Hong Kongers reflect on Taiwan, an imperfect exile
Jun 23, 2022, 7:12 PM | Updated: 7:36 pm
(AP Photo/Johnson Lai)
TAIPEI, Taiwan (AP) — For Lam Wing-kee, a Hong Kong bookstore owner who was detained by police in China for five months for selling sensitive books about the Communist Party, coming to Taiwan was a logical step.
An island just 640 kilometers (400 miles) from Hong Kong, Taiwan is close not just geographically but also linguistically and culturally. It offered the freedoms that many Hong Kongers were used to and saw disappearing in their hometown.
Lam’s move to Taiwan in 2019, where he reopened his bookstore in Taipei, the capital, presaged a wave of emigration from Hong Kong as the former British colony came under the tighter grip of China’ s central government and its long-ruling Communist Party.
“It’s not that Hong Kong doesn’t have any democracy, it doesn’t even have any freedom,” Lam said in a recent interview. “When the English were ruling Hong Kong, they didn’t give us true democracy or the power to vote, but the British gave Hong Kongers a very large space to be free.”
Hong Kong and Chinese leaders will mark next week the 25th anniversary of its return to China. At the time, some people were willing to give China a chance. China had promised to rule the city within the “one country, two systems” framework for 50 years. That meant Hong Kong would retain its own legal and political system and freedom of speech that does not exist in mainland China.
But in the ensuing decades, a growing tension between the city’s Western-style liberal values and mainland China’s authoritarian political system culminated in explosive pro-democracy protests in 2019. In the aftermath, China imposed a national security law that has left activists and others living in fear of arrest for speaking out.
Hong Kong still looked the same. The malls were open, the skyscrapers were gleaming. But well-known artist Kacey Wong, who moved to Taiwan last year, said he constantly worried about his own arrest or those of his friends, some of whom are now in jail.
“On the outside it’s still beautiful, the sunset at the harbor view. But it’s an illusion that makes you think you’re still free,” he said. “In reality you’re not, the government is watching you and secretly following you.”
Though Wong feels safe in Taiwan, life as an exile is not easy. Despite its similarities to Hong Kong, Wong found his new home an alien place. He does not speak Taiwanese, a widely spoken Fujianese dialect. And the laid-back island contrasts strongly with the fast-paced financial capital that was Hong Kong.
The first six months were hard, Wong said, noting that traveling as a tourist to Taiwan is completely different than living on the island in self-imposed exile.
“I haven’t established the relationship with the place, with the streets, with the people, with the language, with the shop downstairs,” he said.
Other, less prominent exiles than Wong or Lam have also had to navigate a system that does not have established laws or mechanisms for refugees and asylum seekers, and has not always been welcoming. That issue is further complicated by Taiwan’s increasing wariness of security risks posed by China, which claims the island as its renegade province, and of Beijing’s growing influence in Hong Kong.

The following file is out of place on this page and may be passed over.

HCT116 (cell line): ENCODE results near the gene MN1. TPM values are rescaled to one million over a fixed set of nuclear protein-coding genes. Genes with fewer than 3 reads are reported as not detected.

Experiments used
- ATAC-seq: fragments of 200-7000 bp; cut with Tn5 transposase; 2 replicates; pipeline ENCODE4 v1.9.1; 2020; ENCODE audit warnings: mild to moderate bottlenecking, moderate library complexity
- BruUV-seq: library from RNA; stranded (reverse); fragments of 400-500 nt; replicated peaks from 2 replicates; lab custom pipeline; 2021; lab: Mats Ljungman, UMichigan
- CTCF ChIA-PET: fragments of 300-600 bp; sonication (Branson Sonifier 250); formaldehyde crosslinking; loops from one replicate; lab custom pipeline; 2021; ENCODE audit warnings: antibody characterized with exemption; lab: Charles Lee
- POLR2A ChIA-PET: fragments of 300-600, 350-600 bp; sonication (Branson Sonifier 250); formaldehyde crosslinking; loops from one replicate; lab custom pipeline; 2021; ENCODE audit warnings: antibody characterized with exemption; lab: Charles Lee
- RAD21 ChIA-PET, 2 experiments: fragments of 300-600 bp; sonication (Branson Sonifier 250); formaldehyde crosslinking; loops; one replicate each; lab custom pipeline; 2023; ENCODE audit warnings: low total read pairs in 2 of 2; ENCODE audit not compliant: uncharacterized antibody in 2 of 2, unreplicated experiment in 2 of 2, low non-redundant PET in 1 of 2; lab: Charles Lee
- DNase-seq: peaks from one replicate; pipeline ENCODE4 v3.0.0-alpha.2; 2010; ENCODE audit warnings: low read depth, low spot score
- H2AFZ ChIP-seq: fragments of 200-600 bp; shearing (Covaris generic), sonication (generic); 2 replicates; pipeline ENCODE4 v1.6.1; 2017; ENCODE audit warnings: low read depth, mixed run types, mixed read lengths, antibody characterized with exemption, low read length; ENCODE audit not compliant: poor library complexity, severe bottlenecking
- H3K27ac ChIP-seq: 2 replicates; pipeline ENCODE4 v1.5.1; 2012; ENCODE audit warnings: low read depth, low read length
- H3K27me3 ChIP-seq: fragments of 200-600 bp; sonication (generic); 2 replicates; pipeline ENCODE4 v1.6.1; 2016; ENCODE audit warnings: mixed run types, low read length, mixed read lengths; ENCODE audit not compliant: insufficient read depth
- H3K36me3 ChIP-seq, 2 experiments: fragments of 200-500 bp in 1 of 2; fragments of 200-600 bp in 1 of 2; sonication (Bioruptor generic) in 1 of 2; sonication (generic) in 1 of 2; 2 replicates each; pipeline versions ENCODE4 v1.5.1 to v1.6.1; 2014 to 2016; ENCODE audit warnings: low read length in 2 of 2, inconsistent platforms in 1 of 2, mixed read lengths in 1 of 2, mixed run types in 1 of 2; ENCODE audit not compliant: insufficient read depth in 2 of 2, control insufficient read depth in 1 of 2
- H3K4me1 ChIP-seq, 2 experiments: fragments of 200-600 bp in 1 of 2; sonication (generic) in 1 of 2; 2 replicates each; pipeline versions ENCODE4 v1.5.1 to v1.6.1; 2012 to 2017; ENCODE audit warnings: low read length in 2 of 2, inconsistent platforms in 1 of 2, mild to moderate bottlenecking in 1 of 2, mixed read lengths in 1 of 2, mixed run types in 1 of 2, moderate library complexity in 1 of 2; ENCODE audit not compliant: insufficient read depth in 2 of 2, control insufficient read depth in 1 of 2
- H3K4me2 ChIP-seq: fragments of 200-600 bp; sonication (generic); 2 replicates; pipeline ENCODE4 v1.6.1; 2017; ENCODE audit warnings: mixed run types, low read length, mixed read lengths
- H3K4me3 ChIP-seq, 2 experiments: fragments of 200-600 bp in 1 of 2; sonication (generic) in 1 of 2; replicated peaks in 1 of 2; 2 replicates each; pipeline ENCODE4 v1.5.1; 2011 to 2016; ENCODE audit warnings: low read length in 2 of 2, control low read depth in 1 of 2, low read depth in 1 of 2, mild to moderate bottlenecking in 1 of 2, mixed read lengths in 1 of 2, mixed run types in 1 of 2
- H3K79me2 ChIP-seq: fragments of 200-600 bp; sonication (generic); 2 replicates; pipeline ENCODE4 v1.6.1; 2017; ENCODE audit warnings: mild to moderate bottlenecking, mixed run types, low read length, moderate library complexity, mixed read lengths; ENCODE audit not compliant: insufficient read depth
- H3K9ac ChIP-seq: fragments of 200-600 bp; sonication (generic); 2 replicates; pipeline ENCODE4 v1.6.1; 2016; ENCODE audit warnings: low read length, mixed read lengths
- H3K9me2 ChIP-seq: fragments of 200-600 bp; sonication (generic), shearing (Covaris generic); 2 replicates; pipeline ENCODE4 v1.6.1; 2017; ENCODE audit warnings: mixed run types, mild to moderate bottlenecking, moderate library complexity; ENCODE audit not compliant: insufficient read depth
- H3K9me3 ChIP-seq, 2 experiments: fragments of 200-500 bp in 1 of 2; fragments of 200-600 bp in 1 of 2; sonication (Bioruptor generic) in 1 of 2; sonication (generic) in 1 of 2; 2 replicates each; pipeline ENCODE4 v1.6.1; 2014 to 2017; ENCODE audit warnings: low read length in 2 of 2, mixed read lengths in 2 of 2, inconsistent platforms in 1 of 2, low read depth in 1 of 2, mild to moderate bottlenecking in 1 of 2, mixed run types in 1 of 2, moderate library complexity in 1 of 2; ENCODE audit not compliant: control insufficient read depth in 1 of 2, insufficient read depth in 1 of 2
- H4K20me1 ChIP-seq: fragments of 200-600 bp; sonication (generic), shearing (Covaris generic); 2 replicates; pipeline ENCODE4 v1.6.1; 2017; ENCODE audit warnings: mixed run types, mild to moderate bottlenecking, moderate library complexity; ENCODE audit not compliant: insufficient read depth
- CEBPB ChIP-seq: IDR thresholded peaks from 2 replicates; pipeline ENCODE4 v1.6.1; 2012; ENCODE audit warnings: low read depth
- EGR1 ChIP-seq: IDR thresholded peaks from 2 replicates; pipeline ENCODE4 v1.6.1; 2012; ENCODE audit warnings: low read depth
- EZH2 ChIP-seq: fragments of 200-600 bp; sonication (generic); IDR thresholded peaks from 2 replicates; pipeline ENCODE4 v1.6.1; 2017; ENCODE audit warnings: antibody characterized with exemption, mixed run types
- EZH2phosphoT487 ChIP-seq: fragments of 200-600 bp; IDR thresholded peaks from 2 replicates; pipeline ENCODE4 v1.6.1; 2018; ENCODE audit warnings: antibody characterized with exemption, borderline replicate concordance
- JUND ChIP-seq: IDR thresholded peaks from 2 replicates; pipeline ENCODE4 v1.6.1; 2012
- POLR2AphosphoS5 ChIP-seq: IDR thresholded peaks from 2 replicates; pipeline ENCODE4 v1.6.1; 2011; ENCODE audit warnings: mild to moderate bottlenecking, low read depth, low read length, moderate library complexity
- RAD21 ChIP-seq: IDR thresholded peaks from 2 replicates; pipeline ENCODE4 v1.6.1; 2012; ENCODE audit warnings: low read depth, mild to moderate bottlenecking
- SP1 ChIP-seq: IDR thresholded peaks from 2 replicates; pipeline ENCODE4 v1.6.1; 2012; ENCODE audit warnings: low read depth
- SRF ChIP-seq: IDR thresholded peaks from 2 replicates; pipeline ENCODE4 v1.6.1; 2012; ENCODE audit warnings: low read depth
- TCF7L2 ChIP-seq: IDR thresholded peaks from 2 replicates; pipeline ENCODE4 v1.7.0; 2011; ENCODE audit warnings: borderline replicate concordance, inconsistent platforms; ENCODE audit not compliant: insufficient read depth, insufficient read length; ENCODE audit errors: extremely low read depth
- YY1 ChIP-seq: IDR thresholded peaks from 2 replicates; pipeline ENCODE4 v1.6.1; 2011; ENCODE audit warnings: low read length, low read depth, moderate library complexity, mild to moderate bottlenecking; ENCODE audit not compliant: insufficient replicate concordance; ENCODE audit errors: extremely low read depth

For example, some individuals such as public school teachers and doctors have been denied permanent residency in Taiwan because they had worked for the Hong Kong government, said Sky Fung, the secretary general of Hong Kong Outlanders, a group that advocates for Hong Kongers in Taiwan. Others struggle with the tighter requirements and slow processing of investment visas.
In the past year or so, some have chosen to leave Taiwan, citing a clearer immigration path in the U.K. and Canada, despite the bigger gulf in language and culture.
Wong said that Taiwan has missed a golden opportunity to keep talented people from Hong Kong. “The policies and actions, and what the … government is doing is not proactive enough and caused uncertainty in these people, that’s why they’re leaving,” he said.
The island’s Mainland Affairs Council has defended its record, saying it found that some migrants from Hong Kong hired immigration companies who took illegal methods, such as not carrying through on investments and hiring locals they had promised on paper.
“We in Taiwan, also have national security needs,” Chiu Chui-cheng, deputy minister at the Mainland Affairs Council, said on a TV program last week. “Of course we also want to help Hong Kong, we have always supported Hong Kongers in their support for freedom, democracy and rule of law.”
Some 11,000 Hong Kongers got residence permits in Taiwan last year, according to Taiwan’s National Immigration Agency, and 1,600 were able to get permanent residency. The U.K. granted 97,000 applications to Hong Kong holders of British National Overseas passports last year in response to China’s crackdown.
However imperfect, Taiwan gives the activists a chance to continue to carry out their work, even if the direct actions of the past were no longer possible.
Lam was one of five Hong Kong booksellers whose seizure by Chinese security agents in 2016 drew global concern.
He often lends his presence to protests against China, most recently attending a June 4 memorial in Taipei to mark the anniversary of a bloody crackdown on democracy protesters in Beijing’s Tiananmen Square in 1989. Similar protests in Hong Kong and Macao, until recently the only places in China allowed to commemorate the Tiananmen massacre, are no longer allowed.
“As a Hong Konger, I actually haven’t stopped my resistance. I have always continued to do what I needed to do in Taiwan, and participated in my events. I have not given up fighting,” Lam said.
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